Free Webinar - The pandemic’s impact on outdoor and indoor air quality

Posted by Monica Mellinger on

Host: AIChE Environmental Division

Date: Aug 23rd, 2021

Time: 5:30 - 6:30 PM EST

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Speaker: Lea Hildebrandt Ruiz, Assistant Professor, The University of Texas at Austin


Worldwide, air pollution in indoor and outdoor environments results in approximately 8 million human deaths every year. Reducing air pollution requires a detailed understanding of its sources and atmospheric fate. Restrictions in cities around the world aimed to control the COVID-19 pandemic have provided a novel opportunity to study how changes in human activities and their associated emissions affect atmospheric chemistry and air quality. We assessed impacts of the 2020 COVID-19 lockdown on ambient air quality in Delhi, India. The primary pollutants NOx, CO and BC were most reduced, primarily due to lower transportation emissions. Concentrations of submicron particulate matter (PM1) changed only moderately compared to prior years. The lockdown restrictions led to rather small perturbations in the primary fraction ofPM1, with secondary aerosol (formed from photochemical production) continuing to dominate. Overall, our results demonstrate the impact of secondary and primary pollution on Delhi’s air quality and show that large changes in emissions within Delhi alone are insufficient to bring about needed improvements in air quality.

While lockdown restrictions have decreased emissions, widespread disinfection to curb the spread ofCOVID-19 has increased emissions of disinfectants and their byproducts, increasing human exposure to these compounds, especially in indoor environments. We simulated a classroom and measured exposure to disinfectants and disinfection byproducts. Masks decrease inhalation exposure to some disinfection byproducts and increase exposure to others via adsorption of vapors to the mask. In addition, adsorbed chemicals, mask materials and water vapor (from exhalation) react to produce additional chemical products which are potentially more harmful than the primary vapors. Results from this work can be used to evaluate which disinfectants to use and which masks to wear, and how often to change them, during and after disinfection.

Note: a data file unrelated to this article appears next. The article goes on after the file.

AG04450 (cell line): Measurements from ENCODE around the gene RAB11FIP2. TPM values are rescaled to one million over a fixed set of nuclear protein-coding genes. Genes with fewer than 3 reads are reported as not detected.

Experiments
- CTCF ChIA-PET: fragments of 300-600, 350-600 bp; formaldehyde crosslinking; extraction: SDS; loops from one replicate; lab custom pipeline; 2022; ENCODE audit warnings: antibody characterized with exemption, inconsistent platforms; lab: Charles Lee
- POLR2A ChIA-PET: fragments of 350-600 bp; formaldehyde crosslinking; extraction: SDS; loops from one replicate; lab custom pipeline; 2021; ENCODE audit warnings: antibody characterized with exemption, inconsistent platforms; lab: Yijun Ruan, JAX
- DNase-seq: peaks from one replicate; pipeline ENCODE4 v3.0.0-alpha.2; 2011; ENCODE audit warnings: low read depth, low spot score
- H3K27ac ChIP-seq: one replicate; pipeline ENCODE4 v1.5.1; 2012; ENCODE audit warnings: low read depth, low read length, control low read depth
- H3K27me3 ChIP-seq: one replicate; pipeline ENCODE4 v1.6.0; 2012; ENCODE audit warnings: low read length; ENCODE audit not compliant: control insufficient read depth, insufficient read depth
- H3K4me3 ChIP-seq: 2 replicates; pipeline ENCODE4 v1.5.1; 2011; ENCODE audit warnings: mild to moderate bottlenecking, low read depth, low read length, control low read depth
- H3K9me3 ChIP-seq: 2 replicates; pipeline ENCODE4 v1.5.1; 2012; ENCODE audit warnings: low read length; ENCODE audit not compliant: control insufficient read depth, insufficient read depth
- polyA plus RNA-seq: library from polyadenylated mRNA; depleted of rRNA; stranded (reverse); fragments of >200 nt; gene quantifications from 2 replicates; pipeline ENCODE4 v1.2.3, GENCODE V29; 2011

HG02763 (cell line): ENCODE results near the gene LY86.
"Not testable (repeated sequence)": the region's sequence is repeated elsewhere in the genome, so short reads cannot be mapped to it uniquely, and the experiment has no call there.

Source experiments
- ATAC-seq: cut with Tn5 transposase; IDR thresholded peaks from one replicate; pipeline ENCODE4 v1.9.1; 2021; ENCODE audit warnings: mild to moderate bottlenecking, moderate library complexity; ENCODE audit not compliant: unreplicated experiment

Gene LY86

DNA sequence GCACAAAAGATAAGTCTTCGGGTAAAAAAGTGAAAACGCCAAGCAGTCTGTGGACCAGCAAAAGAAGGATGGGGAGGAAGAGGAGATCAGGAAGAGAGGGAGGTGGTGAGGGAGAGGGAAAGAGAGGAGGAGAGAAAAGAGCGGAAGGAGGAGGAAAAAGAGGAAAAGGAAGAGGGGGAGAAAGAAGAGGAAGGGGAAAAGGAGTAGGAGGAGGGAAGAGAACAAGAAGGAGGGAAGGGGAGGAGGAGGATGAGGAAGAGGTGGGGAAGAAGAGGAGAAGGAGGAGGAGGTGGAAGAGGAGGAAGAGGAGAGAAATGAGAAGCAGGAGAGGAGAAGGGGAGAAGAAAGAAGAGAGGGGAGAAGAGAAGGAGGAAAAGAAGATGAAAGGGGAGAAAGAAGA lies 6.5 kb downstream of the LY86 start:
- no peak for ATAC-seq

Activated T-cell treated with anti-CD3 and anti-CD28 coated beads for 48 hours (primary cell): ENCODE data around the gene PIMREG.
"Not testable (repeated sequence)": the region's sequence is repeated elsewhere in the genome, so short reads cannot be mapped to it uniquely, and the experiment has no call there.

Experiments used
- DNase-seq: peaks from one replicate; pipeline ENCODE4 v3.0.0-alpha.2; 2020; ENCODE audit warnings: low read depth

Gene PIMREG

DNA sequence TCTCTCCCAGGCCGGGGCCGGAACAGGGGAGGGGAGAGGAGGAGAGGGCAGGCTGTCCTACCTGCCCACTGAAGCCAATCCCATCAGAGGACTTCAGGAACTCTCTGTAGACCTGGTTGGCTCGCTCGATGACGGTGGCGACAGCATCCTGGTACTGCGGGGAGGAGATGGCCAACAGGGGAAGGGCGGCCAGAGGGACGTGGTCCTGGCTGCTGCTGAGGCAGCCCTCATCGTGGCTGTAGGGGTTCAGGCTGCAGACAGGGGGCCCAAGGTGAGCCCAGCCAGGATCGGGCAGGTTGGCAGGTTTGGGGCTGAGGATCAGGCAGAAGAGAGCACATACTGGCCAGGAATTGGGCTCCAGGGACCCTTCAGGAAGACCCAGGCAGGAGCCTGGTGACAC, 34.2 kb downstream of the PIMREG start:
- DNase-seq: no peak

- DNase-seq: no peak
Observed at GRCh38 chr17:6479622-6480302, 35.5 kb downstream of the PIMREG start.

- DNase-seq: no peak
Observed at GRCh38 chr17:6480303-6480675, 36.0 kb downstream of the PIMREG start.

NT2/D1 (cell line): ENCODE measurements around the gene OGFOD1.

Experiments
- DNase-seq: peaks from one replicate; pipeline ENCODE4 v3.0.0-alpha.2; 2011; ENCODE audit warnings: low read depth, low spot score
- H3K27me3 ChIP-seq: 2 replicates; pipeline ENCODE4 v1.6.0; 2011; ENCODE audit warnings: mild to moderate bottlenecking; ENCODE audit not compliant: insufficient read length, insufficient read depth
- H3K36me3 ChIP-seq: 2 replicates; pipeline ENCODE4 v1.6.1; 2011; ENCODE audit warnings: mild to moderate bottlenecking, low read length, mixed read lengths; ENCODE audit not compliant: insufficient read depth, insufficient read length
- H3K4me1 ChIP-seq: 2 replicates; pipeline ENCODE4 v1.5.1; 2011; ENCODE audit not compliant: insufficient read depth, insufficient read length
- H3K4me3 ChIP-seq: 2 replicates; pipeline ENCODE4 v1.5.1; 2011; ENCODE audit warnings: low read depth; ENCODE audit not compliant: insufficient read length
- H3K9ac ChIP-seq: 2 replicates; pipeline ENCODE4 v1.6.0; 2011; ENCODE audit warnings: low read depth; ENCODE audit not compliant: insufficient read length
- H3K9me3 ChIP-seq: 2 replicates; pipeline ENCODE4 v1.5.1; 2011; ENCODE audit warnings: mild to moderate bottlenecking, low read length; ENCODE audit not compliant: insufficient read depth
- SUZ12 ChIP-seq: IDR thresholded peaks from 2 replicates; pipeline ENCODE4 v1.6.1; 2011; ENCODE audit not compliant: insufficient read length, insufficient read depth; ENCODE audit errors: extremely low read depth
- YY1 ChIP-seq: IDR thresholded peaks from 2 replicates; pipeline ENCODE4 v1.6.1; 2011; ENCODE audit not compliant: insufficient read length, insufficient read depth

Speaker Bio:

Dr. Lea Hildebrandt Ruiz is Associate Professor in the McKetta Department of Chemical Engineering and at the Center for Energy and Environmental Resources at the University of Texas at Austin. Dr. Hildebrandt Ruiz holds a B.S. with Honors in Chemical Engineering from the California Institute of Technology (Environmental Track) and a Ph.D. in the Department of Chemical Engineering and the Department of Engineering and Public Policy from Carnegie Mellon University. She was a postdoctoral fellow at that National Center for Atmospheric Research. Her research focuses on air quality engineering and the effects of physical and chemical processing of pollutants on human exposure in indoor and outdoor environments. Current specific research interests include tropospheric chlorine chemistry, air quality impacts of unconventional oil and gas development, air quality in New Delhi, India and indoor air quality impacts of disinfection. Dr. Hildebrandt Ruiz received an NSF CAREER award, the James J. Morgan Early Career Award from the ACS Environmental Division, and the Early Career Award from the AIChE Environmental Division.